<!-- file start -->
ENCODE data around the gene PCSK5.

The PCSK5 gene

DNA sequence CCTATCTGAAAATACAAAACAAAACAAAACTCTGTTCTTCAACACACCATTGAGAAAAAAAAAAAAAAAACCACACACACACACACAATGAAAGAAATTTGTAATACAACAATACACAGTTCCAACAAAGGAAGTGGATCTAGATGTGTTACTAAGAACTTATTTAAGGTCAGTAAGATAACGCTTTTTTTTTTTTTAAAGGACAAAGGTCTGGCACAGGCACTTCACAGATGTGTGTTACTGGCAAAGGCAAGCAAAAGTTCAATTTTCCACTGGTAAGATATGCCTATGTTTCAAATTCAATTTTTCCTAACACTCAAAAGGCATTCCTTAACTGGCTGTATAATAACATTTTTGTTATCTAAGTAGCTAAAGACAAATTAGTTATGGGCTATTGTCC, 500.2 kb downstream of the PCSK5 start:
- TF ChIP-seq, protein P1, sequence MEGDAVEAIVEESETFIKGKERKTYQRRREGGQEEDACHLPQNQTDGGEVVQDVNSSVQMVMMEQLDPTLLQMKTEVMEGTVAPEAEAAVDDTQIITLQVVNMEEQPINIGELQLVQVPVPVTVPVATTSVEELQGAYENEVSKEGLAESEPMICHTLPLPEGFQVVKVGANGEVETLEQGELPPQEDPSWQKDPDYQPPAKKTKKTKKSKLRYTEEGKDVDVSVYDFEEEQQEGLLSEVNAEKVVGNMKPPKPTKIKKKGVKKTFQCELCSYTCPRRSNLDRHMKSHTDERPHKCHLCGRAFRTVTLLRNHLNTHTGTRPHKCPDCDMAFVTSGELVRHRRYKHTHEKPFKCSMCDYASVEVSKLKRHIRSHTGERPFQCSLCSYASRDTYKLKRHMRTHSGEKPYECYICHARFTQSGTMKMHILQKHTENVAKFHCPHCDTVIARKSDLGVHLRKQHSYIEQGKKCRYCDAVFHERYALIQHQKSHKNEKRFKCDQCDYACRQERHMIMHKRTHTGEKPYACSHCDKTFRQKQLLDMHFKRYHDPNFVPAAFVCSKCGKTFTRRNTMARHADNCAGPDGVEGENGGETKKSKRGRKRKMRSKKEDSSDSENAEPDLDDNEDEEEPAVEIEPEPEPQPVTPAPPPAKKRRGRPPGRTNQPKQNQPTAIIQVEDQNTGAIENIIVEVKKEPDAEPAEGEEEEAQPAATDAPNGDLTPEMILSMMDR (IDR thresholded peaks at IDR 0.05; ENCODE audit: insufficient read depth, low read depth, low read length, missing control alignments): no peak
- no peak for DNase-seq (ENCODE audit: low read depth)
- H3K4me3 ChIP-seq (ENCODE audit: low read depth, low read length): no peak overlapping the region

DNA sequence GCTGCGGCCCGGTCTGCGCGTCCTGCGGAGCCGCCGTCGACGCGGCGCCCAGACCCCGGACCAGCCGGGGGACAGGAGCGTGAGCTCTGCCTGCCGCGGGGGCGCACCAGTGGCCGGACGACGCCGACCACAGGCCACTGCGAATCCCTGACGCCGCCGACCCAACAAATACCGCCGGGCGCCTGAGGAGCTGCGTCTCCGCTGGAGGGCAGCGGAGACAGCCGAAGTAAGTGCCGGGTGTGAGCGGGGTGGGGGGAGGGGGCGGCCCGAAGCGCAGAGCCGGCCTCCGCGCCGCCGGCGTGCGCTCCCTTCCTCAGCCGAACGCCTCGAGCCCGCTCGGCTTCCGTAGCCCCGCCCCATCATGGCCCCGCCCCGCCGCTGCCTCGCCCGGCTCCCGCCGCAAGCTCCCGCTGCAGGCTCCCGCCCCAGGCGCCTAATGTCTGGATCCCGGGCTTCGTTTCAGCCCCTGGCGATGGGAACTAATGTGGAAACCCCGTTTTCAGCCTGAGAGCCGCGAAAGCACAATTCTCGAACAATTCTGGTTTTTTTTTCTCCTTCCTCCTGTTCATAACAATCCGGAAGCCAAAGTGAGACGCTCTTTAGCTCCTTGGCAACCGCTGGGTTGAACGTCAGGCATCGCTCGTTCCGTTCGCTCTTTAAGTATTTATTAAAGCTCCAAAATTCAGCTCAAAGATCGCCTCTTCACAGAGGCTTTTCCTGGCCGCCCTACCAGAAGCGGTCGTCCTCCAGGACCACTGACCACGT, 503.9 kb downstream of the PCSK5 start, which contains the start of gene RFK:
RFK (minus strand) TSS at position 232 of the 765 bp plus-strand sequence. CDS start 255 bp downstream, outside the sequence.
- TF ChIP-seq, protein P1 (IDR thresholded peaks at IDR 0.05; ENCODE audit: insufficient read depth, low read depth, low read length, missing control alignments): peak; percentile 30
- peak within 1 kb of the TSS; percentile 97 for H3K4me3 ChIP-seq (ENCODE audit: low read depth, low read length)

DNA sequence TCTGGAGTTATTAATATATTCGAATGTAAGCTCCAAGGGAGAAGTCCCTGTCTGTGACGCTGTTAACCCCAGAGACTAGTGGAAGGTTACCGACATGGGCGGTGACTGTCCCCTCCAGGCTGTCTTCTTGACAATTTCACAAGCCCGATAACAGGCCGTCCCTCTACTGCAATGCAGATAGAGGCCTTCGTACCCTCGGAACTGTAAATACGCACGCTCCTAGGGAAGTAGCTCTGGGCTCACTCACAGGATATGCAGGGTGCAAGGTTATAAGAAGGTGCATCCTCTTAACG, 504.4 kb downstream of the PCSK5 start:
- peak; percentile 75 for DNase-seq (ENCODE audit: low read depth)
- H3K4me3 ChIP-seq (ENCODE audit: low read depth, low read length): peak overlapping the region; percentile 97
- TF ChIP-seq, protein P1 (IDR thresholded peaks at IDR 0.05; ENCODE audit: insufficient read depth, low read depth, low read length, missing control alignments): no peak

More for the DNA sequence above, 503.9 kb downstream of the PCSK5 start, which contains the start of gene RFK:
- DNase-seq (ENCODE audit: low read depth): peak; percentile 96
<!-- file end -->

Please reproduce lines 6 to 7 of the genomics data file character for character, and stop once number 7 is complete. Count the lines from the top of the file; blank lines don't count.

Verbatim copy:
- H3K4me3 ChIP-seq (ENCODE audit: low read depth, low read length): no peak overlapping the region

DNA sequence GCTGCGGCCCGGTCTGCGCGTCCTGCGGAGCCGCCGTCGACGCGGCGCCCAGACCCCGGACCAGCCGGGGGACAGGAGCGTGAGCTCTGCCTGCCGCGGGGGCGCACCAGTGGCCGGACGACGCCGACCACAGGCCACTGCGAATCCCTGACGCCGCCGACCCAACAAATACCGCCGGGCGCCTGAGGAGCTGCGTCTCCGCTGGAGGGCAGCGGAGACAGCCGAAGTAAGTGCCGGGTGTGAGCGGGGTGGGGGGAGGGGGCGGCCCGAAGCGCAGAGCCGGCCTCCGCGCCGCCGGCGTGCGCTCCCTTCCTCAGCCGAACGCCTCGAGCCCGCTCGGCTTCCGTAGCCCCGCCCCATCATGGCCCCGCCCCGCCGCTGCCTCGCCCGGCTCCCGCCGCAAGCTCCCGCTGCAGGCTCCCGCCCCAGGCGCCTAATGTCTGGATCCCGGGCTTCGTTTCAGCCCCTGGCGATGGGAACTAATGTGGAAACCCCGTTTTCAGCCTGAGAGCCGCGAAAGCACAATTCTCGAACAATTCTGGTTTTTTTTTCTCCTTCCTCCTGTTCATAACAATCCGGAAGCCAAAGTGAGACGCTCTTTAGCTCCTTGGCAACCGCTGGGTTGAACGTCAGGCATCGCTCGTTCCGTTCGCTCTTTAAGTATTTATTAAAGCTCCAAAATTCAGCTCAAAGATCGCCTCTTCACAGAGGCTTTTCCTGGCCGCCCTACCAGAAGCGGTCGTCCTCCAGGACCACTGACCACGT, 503.9 kb downstream of the PCSK5 start, which contains the start of gene RFK: